A man from Afghanistan who chased away a gunman who murdered 51 people at two mosques in Christchurch, New Zealand, in March 2019 has been given the country’s highest bravery award, the New Zealand Cross.
Abdul Aziz is among 10 people recognized for their courage during the March 2019 attacks on two mosques in the New Zealand city of Christchurch.
The former refugee from Afghanistan threw a credit card machine at the gunman after he had opened fire at the Linwood Islamic Center. He ignored the bodies of murdered worshippers and ran toward the attacker, chasing him with a rifle the gunman had discarded.
Aziz has been awarded the New Zealand Cross for his courage.
He told Radio New Zealand that he simply wanted to protect his fellow worshippers.
“If I did not do that, we would lose a lot of our brothers and sisters, including myself as well,” he said. “On that time, I will be honest with you, I did not even think about any danger or anything.”
Another worshipper, Naeem Rashid, who died in the shootings after confronting the gunman at the Al Noor mosque, has been posthumously honored with the New Zealand Cross. Officials said his bravery, too, had saved lives. In a statement, his widow, Ambreen Naeem, said the “award is not only for him but for every peace-loving person who stands against hate.”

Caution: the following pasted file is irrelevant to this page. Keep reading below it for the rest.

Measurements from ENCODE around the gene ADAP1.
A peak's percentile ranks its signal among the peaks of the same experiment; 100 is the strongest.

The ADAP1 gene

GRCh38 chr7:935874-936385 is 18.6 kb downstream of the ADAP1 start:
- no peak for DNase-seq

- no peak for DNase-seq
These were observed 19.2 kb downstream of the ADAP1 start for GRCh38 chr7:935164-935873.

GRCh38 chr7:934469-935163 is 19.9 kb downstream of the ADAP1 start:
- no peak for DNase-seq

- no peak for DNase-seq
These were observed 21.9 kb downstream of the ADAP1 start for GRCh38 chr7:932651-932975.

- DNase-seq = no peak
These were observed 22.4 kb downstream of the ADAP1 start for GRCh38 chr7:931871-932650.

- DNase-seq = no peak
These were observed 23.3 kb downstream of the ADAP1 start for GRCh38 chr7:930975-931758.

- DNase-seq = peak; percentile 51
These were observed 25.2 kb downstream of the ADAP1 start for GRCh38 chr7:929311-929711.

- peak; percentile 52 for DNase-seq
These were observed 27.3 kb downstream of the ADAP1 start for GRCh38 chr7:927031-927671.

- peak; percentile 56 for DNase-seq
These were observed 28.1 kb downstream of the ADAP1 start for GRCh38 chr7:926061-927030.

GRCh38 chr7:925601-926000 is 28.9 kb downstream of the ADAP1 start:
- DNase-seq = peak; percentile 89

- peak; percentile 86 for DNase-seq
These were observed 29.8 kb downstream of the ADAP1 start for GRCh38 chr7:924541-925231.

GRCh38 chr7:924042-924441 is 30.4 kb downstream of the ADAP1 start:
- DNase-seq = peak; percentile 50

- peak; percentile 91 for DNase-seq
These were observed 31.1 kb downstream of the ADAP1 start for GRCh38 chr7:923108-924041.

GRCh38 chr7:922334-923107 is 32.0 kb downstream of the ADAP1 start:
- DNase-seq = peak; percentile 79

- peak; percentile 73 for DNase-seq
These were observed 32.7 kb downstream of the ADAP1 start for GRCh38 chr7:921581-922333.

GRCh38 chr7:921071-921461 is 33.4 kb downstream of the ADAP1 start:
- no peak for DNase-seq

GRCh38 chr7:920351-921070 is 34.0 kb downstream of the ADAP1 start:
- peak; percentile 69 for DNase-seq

Prime Minister Jacinda Ardern said the recipients of the bravery awards, including the two police officers who arrested the gunman, were “selfless and extraordinary.”
Brenton Tarrant, a self-confessed white supremacist from Australia, is serving a life sentence for the shootings. He admitted to the murder of 51 people, the attempted murder of another 40 people who were injured, and one charge of terrorism.
Many victims were migrants, including refugees from Syria, who went to New Zealand looking to escape conflict and violence.
A judge said Tarrant's actions were “inhuman.”
He will never be released from prison.